Wawrinka wins a battle beyond backhands alone

The battlers congratulate and commiserate at the net (Thanks to tennis.sportrightnow.com)

The battlers congratulate and commiserate at the net (Thanks to tennis.sportrightnow.com)

Stanislas Wawrinka and Richard Gasquet battled for four hours and twelve minutes in the last sixteen of the French Open in a match that went beyond a battle of the backhands alone. This was a match that would be settled by not only their strengths but their weaknesses, too. For while both men are famous for their single handed backhands, they also share infamy. Each man has let slip winning leads in Major matches: Wawrinka against Djokovic in Melbourne this year; Gasquet on four occasions enduring the nightmare of losing matches from a two set lead. Such defeats linger in a player’s psyche as much as their knowing their famed shots can decide matches and, in a match expected to be close, how each man handled the pressure, and fear, of winning would be as much a decisive factor as finding enough angle on a cross-court backhand to open up the court.

With Gasquet being French and with the history of hype he is weighed under, the pressure was greater for him before the match even begun. The paper also piled on the pressure being as he was also the higher seed at seven to his opponent’s nine, an opponent the top eight seeds would have most feared facing in the last sixteen. Wawrinka has been one of the form players of the season and while Gasquet has also enjoyed success, winning two titles, Wawrinka’s play in Melbourne and recent run in Portugal and Rome has been more illustrious and, more importantly, a lot of it on red clay.

The first set was as close as it could be between two such well matched players and the quality was as expected. It was Wawrinka who seemed to be getting the better of the two, holding multiple break points and hitting more winners; but, crucially, on big points and longer rallies, more errors, too. And in the tiebreak Gasquet’s superior defense got the better of the Swiss number two’s attack as the Frenchman got a mini-break and led 6-4. Wawrinka’s saved the first with a forehand cross-court winner but could do nothing about the second. Gasquet won the set with a service winner and then roared and fist pumped like he had not just won a set but the match.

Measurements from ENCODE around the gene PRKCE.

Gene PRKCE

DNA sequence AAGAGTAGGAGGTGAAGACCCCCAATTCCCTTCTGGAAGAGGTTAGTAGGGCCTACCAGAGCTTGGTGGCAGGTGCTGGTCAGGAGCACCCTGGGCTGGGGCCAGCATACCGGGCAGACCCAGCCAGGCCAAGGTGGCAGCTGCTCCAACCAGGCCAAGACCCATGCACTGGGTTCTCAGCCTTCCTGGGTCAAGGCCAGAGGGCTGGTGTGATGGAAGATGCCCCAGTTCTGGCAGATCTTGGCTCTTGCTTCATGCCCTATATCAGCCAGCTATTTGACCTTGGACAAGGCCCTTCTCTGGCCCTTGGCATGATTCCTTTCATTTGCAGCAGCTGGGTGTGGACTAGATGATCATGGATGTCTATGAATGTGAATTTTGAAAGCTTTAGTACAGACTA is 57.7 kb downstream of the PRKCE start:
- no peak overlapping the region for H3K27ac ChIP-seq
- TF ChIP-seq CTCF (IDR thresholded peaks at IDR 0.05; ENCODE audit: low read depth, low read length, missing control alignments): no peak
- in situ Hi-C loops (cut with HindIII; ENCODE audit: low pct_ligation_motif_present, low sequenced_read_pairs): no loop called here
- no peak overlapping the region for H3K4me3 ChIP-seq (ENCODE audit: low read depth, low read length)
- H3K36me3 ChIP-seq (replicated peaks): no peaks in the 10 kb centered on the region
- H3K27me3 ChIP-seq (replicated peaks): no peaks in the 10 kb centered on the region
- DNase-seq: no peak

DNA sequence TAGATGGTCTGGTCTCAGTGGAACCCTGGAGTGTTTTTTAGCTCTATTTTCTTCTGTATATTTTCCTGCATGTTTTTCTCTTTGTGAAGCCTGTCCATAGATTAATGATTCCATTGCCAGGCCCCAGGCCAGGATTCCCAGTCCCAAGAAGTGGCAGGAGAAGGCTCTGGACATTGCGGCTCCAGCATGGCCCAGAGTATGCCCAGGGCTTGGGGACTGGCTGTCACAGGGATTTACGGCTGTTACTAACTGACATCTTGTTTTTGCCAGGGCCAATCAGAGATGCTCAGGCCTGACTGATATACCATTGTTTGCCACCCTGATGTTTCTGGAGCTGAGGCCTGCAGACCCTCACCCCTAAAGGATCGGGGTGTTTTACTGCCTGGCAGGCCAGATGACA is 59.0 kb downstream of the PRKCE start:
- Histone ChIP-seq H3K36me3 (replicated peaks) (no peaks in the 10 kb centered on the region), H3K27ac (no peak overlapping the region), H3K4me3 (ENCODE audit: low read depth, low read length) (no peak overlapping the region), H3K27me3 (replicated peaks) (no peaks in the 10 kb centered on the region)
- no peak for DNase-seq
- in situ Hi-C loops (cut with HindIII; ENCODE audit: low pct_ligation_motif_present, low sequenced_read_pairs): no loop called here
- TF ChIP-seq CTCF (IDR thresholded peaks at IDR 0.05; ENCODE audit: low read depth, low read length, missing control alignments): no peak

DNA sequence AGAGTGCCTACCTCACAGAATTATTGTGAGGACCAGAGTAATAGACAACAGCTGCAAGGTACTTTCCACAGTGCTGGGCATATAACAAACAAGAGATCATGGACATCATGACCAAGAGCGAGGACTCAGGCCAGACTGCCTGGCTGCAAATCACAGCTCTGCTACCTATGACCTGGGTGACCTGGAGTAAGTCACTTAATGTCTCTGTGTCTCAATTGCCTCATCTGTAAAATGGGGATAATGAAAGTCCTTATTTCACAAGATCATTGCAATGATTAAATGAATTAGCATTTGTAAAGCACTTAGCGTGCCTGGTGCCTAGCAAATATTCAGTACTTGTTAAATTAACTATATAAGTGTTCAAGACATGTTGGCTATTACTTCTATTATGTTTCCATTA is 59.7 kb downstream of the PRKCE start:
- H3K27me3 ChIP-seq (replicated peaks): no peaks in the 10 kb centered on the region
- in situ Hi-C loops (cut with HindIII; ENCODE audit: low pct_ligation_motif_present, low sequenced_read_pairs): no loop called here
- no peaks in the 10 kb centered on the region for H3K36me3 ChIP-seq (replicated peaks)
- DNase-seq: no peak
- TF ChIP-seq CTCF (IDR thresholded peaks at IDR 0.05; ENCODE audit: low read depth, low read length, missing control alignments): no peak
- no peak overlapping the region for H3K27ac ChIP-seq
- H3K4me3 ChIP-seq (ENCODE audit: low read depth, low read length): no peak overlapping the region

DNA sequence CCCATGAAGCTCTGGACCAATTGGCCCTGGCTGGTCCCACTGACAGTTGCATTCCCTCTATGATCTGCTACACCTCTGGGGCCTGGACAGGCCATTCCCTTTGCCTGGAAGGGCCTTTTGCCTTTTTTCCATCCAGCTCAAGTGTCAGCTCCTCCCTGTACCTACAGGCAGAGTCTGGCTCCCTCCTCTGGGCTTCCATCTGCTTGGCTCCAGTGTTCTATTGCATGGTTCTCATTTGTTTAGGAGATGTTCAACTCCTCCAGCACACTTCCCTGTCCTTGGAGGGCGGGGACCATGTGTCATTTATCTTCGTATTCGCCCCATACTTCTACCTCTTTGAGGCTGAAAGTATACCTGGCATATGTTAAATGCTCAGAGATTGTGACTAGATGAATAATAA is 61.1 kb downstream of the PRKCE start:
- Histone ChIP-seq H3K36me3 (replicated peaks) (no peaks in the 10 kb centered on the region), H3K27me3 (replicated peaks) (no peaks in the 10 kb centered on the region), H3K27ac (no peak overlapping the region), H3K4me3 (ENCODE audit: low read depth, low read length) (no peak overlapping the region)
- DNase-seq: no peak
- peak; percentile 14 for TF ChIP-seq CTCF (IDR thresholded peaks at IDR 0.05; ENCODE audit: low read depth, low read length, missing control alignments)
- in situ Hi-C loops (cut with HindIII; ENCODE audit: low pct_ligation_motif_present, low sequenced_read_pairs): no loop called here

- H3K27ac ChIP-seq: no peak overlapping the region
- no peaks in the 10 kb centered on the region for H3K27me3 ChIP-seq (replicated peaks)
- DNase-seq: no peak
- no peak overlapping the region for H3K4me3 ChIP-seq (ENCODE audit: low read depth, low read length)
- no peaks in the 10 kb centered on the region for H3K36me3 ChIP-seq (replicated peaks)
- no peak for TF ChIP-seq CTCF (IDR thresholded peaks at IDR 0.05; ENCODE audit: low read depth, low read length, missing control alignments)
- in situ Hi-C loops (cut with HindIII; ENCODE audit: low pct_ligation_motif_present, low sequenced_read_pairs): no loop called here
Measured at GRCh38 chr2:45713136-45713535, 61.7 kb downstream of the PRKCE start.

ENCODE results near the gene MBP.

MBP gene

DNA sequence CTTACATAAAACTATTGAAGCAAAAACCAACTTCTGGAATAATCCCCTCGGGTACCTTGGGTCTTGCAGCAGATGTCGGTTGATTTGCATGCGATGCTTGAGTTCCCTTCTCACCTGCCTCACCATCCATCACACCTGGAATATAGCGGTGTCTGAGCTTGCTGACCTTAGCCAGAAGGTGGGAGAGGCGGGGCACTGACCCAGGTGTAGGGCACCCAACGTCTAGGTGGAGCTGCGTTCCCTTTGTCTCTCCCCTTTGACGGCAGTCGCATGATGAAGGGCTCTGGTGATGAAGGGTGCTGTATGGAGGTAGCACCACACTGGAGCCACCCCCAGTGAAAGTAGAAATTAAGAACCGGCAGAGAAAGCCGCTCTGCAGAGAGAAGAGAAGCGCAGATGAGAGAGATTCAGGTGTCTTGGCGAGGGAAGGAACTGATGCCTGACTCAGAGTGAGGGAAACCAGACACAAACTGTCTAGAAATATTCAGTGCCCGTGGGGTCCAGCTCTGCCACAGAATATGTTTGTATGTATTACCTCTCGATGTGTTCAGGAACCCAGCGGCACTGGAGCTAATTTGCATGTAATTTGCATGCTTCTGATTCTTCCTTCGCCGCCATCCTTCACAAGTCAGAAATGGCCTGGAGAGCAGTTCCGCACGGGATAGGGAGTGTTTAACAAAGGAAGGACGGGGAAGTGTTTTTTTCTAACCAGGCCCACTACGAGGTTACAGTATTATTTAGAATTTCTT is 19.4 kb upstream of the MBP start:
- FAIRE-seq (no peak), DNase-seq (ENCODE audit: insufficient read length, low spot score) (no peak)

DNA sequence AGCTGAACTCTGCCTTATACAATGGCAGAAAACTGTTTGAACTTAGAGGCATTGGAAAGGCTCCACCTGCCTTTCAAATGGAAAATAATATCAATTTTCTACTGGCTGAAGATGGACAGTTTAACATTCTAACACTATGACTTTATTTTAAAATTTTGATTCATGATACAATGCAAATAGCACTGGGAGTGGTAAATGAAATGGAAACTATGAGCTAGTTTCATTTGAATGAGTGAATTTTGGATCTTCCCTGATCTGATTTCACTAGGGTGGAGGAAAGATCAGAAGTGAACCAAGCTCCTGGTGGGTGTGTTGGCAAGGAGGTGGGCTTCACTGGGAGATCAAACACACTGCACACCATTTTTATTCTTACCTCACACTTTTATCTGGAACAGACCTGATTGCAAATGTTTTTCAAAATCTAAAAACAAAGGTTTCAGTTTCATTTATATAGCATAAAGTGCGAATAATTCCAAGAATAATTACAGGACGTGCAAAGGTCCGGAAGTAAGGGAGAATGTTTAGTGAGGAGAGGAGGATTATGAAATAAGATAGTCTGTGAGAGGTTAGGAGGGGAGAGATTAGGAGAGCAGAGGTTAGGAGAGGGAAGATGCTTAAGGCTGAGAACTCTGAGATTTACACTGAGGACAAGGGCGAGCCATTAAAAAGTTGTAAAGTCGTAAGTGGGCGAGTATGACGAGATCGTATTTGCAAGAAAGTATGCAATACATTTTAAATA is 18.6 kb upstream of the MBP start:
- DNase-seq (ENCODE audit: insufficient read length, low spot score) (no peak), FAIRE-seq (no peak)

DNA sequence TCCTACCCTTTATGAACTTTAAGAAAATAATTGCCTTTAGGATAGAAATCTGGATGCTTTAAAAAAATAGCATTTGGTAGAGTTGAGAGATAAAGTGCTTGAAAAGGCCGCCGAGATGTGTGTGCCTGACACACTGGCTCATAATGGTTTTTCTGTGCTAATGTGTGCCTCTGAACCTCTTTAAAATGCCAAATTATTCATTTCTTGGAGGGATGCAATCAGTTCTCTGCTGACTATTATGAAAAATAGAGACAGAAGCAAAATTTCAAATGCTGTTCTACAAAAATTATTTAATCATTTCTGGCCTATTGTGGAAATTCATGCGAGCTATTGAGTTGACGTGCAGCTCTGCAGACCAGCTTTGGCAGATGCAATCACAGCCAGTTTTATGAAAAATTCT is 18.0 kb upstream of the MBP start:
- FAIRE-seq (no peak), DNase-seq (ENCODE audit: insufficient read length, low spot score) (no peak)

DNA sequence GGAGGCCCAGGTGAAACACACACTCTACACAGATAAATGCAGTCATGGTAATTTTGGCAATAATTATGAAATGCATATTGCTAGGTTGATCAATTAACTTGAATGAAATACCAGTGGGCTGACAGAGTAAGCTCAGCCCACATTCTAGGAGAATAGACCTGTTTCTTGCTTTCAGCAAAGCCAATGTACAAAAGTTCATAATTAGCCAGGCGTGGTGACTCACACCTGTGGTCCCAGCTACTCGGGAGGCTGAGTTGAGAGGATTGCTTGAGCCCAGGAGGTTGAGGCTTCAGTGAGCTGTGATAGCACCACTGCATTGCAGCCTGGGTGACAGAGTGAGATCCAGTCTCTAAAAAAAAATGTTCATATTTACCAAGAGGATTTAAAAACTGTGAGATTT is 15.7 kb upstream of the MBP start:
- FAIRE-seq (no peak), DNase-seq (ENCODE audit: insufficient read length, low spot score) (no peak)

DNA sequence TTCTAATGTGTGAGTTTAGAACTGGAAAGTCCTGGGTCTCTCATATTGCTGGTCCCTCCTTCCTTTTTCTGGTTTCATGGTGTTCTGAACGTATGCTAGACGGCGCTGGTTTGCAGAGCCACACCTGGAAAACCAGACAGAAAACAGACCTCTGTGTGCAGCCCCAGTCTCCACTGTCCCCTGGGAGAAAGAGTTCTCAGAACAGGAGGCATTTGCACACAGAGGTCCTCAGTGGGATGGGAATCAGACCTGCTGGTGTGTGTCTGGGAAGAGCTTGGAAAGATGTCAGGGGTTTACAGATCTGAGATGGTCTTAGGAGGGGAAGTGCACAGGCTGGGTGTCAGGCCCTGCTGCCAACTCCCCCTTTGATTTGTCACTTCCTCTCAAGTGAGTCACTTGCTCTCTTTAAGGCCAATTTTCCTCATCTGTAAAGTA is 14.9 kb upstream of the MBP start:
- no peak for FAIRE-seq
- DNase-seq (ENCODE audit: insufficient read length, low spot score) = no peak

Perhaps Gasquet, knowing that his fitness was inferior to Wawrinka’s, felt that the outcome of the match lay in who would edge a tight first set. He certainly played that way, accomplishing what Wawrinka had failed to do on seven attempts in the first set on his first opportunity, breaking the Swiss at the start of the second set, Wawrinka’s backhand unable to handle the variety of depth and spin of Gasquet’s defense, a defense that broke down his offense. Now, the rhythm all Gasquet’s, the Frenchman was full of confidence, not only defending as he is famous for, but attacking, too, finding the angles on his backhands and moving forward, too, showing off his fine forehand. Breaking again for 4-0, the Frenchman was handling the pressure better than anyone had anticipated.